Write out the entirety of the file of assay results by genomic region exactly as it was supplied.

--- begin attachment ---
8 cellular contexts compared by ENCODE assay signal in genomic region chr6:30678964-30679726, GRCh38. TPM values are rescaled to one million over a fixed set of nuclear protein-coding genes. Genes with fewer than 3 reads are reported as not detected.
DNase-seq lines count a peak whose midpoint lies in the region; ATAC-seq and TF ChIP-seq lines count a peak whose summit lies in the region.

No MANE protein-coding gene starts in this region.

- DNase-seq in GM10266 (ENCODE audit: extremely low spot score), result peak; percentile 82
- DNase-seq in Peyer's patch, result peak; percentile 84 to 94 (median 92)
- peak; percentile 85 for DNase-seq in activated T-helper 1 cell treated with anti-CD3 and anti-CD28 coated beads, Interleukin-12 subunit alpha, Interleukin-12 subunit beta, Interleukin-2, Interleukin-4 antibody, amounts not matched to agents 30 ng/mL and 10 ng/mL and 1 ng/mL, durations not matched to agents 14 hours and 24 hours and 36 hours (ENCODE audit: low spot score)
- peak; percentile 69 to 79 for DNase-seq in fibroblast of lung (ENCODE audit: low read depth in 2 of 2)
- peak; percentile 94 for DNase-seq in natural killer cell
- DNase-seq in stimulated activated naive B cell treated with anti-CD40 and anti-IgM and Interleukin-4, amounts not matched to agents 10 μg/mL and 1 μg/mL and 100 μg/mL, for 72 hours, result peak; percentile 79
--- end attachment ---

8 cellular contexts compared by ENCODE assay signal in genomic region chr6:30678964-30679726, GRCh38. TPM values are rescaled to one million over a fixed set of nuclear protein-coding genes. Genes with fewer than 3 reads are reported as not detected.
DNase-seq lines count a peak whose midpoint lies in the region; ATAC-seq and TF ChIP-seq lines count a peak whose summit lies in the region.

No MANE protein-coding gene starts in this region.

- DNase-seq in GM10266 (ENCODE audit: extremely low spot score), result peak; percentile 82
- DNase-seq in Peyer's patch, result peak; percentile 84 to 94 (median 92)
- peak; percentile 85 for DNase-seq in activated T-helper 1 cell treated with anti-CD3 and anti-CD28 coated beads, Interleukin-12 subunit alpha, Interleukin-12 subunit beta, Interleukin-2, Interleukin-4 antibody, amounts not matched to agents 30 ng/mL and 10 ng/mL and 1 ng/mL, durations not matched to agents 14 hours and 24 hours and 36 hours (ENCODE audit: low spot score)
- peak; percentile 69 to 79 for DNase-seq in fibroblast of lung (ENCODE audit: low read depth in 2 of 2)
- peak; percentile 94 for DNase-seq in natural killer cell
- DNase-seq in stimulated activated naive B cell treated with anti-CD40 and anti-IgM and Interleukin-4, amounts not matched to agents 10 μg/mL and 1 μg/mL and 100 μg/mL, for 72 hours, result peak; percentile 79